Linked by Shlomi Fish on Sat 16th Oct 2004 07:28 UTC
General Development The purpose of this essay is to explain why I believe Perl 6, the way it currently seems to progress, is the wrong thing at the wrong time, and why I predict (with all the expected caveats of predicting something) that it won't be successful. I will also suggest a better alternative for the future of Perl which makes more sense at this point.
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Odds and ends
by Jmoiron on Sat 16th Oct 2004 08:49 UTC

Language design is somewhat of a guilty pleasure of mine, although I'm not very good at it. I had a few "Waaaah?" moments while reading the article.

What is "The Perl Family of Languages"; and why oh why is Ruby there? I'm not familiar with Ruby's history, but I know that it looks and feels much more like Python than Perl.

But here's what I see from the article. User of Perl(5) sees deficiencies in Perl(5), but doesn't think they are defeating. User does not come to terms with the fact that Perl(6) redesign is in an attempt to achieve some of these features and not hurt Perl(5) programmers.

Why do you think that Python became so popular? Why do you think Ruby is gaining popularity? Anonymous poster of comment #2 was dead on in his assessment; Perl is a nasty hack of a language. Its niche is in system scripting where using bash would be a hassle or more speed is desired (other popular languages are not nearly as good as perl for scripting a-la shell scripting).

But in order for a language to survive, it has to do many things well. The new language on the block has to prove that it is *very* desireable before it reaches any kind of an install base; and once it achieves that ubiquity, resting simply on that will only keep it around for so long. The improvements in Perl(6) are a testament to the fact that Wall has already waited quite a while.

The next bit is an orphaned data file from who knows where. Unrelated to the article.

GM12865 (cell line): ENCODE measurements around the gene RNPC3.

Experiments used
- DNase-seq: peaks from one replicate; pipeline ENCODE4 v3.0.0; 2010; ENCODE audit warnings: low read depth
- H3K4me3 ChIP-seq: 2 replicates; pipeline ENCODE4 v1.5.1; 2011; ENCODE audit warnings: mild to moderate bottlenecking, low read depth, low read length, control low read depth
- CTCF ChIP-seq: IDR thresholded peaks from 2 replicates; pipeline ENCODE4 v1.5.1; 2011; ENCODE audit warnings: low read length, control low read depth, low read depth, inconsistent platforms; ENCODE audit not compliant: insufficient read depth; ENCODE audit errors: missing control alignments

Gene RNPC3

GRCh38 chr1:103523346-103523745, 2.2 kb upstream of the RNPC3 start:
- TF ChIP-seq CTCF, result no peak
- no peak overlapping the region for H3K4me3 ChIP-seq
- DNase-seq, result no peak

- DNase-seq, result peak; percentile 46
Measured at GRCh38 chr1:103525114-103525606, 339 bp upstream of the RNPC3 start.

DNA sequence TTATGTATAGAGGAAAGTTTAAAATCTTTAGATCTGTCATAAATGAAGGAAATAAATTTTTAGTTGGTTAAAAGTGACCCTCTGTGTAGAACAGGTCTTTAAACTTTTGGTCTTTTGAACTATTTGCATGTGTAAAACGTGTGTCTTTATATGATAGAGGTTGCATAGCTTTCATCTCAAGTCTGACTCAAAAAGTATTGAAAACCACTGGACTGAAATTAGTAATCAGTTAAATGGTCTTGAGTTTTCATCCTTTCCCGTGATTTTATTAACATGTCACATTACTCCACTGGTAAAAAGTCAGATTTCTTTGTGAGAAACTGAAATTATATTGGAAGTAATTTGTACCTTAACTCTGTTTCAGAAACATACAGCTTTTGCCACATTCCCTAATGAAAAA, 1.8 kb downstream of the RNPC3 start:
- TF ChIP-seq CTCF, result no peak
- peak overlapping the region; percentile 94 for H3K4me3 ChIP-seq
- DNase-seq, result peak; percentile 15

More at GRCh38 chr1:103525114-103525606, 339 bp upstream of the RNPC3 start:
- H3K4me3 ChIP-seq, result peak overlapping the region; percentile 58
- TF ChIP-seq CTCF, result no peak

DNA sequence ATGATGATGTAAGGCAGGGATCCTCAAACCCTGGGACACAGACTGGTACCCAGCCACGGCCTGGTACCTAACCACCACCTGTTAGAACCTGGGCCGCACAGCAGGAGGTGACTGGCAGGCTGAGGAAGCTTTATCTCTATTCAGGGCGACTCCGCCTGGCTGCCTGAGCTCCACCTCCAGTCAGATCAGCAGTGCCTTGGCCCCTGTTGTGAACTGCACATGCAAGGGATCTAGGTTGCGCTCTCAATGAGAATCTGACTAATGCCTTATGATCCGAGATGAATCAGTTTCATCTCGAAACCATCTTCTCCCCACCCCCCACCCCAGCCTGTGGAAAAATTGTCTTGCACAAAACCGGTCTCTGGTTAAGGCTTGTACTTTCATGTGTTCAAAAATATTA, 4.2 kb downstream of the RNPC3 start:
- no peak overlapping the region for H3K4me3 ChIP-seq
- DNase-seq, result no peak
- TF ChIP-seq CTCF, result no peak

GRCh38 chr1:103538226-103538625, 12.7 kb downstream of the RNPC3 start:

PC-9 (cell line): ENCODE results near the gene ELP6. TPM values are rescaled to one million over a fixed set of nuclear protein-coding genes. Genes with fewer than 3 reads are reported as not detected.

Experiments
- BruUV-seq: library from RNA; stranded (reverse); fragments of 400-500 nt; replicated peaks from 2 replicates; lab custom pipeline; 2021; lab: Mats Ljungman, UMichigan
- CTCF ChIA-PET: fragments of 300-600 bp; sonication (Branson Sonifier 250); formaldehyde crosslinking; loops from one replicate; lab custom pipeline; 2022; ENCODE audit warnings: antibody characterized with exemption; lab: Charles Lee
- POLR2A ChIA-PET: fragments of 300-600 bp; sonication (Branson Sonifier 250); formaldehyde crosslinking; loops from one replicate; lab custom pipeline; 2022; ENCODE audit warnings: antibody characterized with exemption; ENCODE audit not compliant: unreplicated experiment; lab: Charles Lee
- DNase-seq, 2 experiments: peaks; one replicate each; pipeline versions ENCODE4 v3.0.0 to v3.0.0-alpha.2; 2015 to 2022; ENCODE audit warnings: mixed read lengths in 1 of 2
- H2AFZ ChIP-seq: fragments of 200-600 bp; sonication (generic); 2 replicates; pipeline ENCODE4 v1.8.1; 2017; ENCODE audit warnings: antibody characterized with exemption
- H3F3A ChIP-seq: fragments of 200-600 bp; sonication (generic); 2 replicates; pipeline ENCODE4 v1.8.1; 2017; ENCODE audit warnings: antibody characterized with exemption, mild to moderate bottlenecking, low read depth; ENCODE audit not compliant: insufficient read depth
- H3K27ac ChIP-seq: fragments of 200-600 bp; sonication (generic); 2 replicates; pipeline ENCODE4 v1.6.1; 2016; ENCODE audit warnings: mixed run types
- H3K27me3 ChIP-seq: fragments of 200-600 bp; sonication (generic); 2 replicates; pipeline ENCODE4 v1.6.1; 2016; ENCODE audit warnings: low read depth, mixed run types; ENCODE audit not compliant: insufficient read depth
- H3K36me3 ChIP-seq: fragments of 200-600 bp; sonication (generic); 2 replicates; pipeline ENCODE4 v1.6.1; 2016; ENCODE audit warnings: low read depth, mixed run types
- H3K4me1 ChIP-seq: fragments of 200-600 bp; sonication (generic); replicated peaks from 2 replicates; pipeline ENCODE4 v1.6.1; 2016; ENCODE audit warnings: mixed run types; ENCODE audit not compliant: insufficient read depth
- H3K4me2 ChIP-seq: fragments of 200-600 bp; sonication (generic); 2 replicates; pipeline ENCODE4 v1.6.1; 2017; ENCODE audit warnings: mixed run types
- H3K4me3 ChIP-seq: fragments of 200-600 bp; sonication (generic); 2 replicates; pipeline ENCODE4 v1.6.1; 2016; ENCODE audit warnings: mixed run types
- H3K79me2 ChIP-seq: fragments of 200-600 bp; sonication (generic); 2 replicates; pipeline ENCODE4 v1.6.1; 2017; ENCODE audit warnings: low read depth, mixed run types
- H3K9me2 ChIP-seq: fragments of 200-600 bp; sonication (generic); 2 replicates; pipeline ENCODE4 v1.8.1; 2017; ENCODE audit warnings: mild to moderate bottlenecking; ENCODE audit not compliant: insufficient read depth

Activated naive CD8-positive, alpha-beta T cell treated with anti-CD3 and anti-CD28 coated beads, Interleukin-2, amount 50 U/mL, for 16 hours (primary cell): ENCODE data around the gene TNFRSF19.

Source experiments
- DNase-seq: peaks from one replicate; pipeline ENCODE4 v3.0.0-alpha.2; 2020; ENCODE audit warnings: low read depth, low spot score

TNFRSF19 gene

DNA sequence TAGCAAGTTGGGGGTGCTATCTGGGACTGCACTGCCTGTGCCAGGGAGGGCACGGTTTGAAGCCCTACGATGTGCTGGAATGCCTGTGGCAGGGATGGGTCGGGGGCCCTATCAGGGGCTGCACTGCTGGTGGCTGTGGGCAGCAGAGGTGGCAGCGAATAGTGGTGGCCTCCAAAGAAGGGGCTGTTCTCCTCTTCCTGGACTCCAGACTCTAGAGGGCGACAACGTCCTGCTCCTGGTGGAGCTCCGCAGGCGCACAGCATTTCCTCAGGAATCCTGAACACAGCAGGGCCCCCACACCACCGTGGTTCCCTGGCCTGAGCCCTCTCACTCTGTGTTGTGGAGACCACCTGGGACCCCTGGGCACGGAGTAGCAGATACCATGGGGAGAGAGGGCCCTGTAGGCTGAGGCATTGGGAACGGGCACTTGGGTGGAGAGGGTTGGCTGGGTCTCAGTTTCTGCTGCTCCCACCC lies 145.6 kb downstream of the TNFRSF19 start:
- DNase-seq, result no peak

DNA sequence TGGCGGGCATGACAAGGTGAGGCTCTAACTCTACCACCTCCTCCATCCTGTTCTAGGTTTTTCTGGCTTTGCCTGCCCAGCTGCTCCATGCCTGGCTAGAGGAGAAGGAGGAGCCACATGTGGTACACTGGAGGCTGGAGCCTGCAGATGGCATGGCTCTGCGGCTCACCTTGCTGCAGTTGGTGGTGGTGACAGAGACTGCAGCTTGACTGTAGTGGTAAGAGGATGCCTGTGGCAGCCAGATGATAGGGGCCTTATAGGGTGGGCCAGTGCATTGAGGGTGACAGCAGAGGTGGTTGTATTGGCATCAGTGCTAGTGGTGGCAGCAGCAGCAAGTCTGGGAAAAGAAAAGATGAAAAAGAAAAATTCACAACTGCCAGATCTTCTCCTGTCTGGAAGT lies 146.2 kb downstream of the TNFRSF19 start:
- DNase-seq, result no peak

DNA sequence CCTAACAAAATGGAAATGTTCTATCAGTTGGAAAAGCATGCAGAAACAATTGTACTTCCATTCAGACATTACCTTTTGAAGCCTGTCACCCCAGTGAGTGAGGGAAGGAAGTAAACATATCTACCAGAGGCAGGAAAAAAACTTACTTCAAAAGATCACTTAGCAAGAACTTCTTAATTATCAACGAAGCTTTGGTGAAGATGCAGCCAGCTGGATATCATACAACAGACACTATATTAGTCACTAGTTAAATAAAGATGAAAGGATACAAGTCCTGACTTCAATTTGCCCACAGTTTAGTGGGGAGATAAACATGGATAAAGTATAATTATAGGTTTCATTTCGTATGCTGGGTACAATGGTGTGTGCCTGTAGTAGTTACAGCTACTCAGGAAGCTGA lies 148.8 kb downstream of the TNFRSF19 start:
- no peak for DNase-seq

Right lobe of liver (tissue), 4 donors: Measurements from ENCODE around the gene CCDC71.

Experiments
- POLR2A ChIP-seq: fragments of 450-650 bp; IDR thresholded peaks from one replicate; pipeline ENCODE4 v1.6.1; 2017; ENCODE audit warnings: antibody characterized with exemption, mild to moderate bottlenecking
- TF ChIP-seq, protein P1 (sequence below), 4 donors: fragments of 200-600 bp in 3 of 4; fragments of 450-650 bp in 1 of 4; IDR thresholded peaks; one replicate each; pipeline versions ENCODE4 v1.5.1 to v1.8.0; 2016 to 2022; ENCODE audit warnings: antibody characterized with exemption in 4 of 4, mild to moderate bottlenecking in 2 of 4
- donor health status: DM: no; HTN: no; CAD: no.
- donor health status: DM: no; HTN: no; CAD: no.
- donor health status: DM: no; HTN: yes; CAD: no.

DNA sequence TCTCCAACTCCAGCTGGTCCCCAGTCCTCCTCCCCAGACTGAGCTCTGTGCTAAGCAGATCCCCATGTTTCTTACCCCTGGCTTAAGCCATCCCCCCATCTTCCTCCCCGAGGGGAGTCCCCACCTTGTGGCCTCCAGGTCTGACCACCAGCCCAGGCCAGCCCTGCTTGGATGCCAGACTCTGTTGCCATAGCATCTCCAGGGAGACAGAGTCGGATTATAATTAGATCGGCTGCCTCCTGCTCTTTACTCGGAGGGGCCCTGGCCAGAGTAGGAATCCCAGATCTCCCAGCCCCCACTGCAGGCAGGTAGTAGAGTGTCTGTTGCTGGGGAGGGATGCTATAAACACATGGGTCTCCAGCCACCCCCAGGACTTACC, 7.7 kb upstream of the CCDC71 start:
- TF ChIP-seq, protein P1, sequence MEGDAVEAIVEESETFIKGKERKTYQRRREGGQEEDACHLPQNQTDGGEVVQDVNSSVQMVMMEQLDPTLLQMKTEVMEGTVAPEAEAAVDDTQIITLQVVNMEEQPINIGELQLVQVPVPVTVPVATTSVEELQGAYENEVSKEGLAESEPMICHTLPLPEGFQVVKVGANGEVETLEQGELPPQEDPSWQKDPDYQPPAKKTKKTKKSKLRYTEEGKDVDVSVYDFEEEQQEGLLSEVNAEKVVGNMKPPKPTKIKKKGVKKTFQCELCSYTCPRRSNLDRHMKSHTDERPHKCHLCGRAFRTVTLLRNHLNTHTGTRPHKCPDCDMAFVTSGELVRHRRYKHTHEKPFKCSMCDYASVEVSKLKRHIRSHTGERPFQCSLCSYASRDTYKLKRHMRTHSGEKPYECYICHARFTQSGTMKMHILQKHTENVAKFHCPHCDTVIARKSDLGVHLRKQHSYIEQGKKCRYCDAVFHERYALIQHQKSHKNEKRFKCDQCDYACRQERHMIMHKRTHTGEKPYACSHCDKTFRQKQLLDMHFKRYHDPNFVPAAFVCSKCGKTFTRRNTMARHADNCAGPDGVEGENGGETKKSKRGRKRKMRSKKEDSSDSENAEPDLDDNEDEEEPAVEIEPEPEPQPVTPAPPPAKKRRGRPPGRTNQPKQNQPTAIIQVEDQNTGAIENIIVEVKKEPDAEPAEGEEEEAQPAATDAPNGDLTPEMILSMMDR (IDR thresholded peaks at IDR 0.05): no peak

The lack of threading kept it out of the past 3 years gui programming phase; although you could probably argue that its unwieldy syntax also helped. However, since Python provied something that Perl(5) did not (threads), it has gained a certain ammount of ubiquity for that area.

This all relates a lot to what was talked about in the essay; especially when dealing with ubiquity (so many modules already written for Perl(5), or the iceberg principle). How long do you want to keep Perl(5) on life-support? How long before someone takes some other similar (in power) and nearly ubiquitous language (like Python is becomming, or maybe someday soon Ruby) and re-do their scripts so they can kill Perl(5)? How long can you stall, scrapping projects together, as other things with better features take over your install base?

Not liking Perl6 is one thing, but not seeing it for what it is (the only logical step that keeps perl from fading or falling out of favor 10 years down the line) because you like the syntax of 5 better is just silly.